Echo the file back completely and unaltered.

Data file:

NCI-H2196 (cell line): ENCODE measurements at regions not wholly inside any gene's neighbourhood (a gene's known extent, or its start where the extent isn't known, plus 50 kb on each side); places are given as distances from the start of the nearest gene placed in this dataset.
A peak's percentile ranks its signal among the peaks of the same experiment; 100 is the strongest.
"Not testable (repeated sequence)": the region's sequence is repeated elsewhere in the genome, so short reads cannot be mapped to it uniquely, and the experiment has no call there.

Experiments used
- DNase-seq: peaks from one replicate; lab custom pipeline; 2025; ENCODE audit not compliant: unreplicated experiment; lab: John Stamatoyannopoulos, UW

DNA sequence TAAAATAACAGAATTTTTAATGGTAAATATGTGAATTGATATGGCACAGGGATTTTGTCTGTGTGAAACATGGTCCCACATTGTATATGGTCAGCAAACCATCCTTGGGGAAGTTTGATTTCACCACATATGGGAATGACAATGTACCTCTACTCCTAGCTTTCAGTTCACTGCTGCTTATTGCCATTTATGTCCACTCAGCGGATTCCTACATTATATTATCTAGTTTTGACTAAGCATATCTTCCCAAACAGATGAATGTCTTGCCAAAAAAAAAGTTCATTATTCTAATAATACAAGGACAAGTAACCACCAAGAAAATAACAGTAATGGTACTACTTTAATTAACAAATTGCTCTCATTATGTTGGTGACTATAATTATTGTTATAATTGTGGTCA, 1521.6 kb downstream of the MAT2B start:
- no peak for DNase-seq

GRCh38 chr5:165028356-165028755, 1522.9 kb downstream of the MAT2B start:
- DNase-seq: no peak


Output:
NCI-H2196 (cell line): ENCODE measurements at regions not wholly inside any gene's neighbourhood (a gene's known extent, or its start where the extent isn't known, plus 50 kb on each side); places are given as distances from the start of the nearest gene placed in this dataset.
A peak's percentile ranks its signal among the peaks of the same experiment; 100 is the strongest.
"Not testable (repeated sequence)": the region's sequence is repeated elsewhere in the genome, so short reads cannot be mapped to it uniquely, and the experiment has no call there.

Experiments used
- DNase-seq: peaks from one replicate; lab custom pipeline; 2025; ENCODE audit not compliant: unreplicated experiment; lab: John Stamatoyannopoulos, UW

DNA sequence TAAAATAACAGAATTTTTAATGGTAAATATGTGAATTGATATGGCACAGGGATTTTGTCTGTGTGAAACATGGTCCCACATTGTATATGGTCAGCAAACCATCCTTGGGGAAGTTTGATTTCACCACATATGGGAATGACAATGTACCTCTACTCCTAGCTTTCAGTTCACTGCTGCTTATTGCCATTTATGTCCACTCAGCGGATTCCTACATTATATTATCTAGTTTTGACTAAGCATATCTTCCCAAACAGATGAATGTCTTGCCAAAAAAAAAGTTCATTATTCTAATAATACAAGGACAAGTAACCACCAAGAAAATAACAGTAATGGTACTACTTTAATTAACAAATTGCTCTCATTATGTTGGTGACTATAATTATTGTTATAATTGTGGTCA, 1521.6 kb downstream of the MAT2B start:
- no peak for DNase-seq

GRCh38 chr5:165028356-165028755, 1522.9 kb downstream of the MAT2B start:
- DNase-seq: no peak